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Home » March 31st, 2011 Entries posted on “March, 2011”

Invisible Faculty, Invisible Writers

Clayton M. Christensen is primarily known for his work on innovation. His books The Innovator’s Dilemma and The Innovator’s Solution are required reading for business innovators (and in many classes), and the phrase “innovator’s dilemma” has passed into general use. Christensen recently turned his attention to American public education, applying disruptive innovation theory to the […]

Posted in Negotiating the Paradox: Adjuncts & Writing | Read More »

FACE Goes Two For Two

by P.D. Lesko I have been writing about FACE for the past few weeks. I have been thinking about FACE since I first heard that American Federation of Teachers officials were considering a national legislative effort to boost the number of full-time college faculty. Faculty and College Excellence: FACE. I just read the March 4th […]

Posted in Blogs,Part-Time Thoughts | Read More »

A Death Online: In Memory of Frank

By Rich Russell I was setting up small group workshops in my online Creative Writing I class last week. Blackboard makes it so easy to do this: In the “Teach” tab, go to “Create Groups” and then “Create Multiple Groups” and “Randomly Distribute Students” into however many groups one wants. I chose “4 groups” for […]

Posted in Teaching in Pajamas | Read More »

How Do You Engage Students with Your Feedback?

By Bruce A. Johnson, Ph.D., MBA As an adjunct you are often spending a significant amount of time developing feedback for your students, especially for their written assignments. The developmental progress of your students is strengthened when you provide meaningful feedback and they respond to it, either through their actions and improved performance or their […]

Posted in Blogs,The Mentor Is In | Read More »

Eating Guilty Pie

An amusing articulate but frighteningly cynical attorney friend of mine does not think much of marriage. He refers to the institution as “monotonous monogamy” and likes to remind people that familiarity breeds contempt. My ex-husband and I have 20 years of familiarity that bred hip deep contempt and it is no fun for any of us to wade through that bullshit particularly my daughters. Nor is it fair for them. I do admire my daughter for doing the best she can in a bad situation because being 17 is hard all by itself.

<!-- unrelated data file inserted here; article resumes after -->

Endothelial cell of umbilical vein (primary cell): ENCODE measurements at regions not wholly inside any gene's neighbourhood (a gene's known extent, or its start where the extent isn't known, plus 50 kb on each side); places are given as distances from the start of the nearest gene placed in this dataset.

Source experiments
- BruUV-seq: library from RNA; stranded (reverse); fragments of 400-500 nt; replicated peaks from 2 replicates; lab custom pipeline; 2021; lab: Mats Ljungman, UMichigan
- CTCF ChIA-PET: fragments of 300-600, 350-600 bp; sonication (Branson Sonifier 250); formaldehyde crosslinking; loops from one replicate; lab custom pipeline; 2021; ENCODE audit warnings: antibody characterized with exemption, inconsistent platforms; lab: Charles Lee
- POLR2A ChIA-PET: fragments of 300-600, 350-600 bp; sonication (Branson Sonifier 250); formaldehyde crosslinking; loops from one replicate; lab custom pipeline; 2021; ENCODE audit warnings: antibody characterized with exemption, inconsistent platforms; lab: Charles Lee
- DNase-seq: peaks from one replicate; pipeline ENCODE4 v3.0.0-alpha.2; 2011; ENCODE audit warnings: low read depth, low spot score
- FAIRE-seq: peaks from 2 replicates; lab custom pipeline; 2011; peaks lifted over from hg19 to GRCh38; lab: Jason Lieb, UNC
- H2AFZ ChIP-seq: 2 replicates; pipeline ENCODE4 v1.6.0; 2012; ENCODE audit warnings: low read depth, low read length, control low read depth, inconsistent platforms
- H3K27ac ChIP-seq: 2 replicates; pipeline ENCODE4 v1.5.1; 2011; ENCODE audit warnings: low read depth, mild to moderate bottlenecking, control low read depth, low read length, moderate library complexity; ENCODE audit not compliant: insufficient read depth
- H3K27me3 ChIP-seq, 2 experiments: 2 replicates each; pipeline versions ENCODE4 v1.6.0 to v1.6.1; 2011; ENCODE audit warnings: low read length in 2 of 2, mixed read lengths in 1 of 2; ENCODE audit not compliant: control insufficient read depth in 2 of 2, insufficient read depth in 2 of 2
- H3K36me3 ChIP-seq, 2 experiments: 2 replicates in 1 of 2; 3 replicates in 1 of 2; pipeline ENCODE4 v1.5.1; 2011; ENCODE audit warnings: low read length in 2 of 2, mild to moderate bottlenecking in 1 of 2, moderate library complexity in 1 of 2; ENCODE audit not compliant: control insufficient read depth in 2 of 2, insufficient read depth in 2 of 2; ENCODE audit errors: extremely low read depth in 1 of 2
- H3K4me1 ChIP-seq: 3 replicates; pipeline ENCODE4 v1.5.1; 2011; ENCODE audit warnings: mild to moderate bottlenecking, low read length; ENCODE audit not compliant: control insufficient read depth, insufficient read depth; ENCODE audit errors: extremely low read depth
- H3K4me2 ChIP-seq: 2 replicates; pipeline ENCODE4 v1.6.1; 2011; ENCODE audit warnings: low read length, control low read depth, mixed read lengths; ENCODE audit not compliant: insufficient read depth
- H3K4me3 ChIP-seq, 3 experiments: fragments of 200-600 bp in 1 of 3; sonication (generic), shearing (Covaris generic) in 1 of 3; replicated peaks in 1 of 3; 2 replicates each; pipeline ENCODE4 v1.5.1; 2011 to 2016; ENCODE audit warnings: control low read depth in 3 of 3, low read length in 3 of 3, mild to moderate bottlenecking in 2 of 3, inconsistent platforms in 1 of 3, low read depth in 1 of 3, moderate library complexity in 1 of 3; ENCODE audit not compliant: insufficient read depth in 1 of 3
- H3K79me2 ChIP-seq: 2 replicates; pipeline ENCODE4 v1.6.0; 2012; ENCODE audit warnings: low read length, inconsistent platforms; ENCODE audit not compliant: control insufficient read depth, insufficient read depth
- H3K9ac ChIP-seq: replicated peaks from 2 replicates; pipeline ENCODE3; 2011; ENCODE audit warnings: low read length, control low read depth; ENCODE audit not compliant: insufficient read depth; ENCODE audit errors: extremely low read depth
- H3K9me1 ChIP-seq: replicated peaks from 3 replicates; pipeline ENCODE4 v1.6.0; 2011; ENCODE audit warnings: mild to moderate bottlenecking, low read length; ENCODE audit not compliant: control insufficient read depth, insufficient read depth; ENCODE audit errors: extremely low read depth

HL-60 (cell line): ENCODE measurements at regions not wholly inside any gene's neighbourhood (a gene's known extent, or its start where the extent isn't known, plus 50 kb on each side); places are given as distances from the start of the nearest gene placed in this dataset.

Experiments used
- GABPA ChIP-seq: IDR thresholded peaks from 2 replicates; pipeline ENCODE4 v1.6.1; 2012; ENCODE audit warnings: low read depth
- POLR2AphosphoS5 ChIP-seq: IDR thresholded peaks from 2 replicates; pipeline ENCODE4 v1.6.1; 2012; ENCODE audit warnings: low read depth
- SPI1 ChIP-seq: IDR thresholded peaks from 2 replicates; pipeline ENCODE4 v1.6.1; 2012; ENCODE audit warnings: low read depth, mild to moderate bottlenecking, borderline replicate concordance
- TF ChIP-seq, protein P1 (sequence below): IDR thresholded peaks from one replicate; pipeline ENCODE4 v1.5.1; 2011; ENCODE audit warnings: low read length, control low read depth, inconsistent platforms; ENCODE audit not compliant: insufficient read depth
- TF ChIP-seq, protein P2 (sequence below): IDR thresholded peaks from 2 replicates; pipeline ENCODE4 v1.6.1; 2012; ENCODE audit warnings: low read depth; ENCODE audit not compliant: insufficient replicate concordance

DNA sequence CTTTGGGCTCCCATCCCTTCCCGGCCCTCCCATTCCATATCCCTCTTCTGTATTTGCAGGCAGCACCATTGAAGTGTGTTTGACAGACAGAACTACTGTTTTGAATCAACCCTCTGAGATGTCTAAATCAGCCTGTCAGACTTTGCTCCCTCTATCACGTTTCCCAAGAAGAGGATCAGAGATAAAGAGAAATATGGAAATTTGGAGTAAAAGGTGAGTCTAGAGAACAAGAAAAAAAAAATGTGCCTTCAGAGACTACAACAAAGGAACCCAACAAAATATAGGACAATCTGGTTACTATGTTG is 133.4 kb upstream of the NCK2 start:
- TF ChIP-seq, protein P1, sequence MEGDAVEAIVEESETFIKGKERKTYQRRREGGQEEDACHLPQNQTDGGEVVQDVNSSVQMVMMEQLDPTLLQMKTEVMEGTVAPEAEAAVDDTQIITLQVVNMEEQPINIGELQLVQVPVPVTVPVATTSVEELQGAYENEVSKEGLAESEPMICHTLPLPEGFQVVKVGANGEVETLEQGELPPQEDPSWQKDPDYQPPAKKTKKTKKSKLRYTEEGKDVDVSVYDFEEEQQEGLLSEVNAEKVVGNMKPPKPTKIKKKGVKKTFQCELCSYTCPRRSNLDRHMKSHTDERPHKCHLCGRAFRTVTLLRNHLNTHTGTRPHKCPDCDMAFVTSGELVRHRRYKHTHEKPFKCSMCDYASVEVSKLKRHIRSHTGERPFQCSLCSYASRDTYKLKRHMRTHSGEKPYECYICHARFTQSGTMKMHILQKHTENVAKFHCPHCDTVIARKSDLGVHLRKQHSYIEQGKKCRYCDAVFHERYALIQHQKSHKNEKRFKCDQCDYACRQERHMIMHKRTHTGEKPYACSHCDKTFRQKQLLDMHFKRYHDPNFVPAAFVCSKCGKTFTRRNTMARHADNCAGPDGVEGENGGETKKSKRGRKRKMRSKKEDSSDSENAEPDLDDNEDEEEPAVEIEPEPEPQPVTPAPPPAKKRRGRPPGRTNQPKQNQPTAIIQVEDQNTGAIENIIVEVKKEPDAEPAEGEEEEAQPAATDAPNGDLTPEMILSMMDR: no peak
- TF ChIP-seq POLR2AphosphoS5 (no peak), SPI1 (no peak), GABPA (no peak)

Posted in FOX News | Read More »

Instead of Tenure…?

In between these actual posts about writing and adjuncts, the subject is always simmering in the back of my mind. What is the relationship? What should the relationship be? How does one affect the other? What is the place of tenure in this equation? Some gloriously impractical ideas for posts bubble up, pop, and, thankfully […]

Posted in Negotiating the Paradox: Adjuncts & Writing | Read More »

Contingently Yours

I read a blog posting by a snappish prof. who said he hated the term “contingent” faculty. So, I went to the dictionary to see what I could see. Here is the definition for “contingent”: con·tin·gent (kn-tnjnt) adjective 1. Liable to occur but not with certainty; possible: “All salaries are reckoned on contingent as well […]

Posted in Part-Time Thoughts | Read More »

The Tenure Track as Constraint (and minor updates)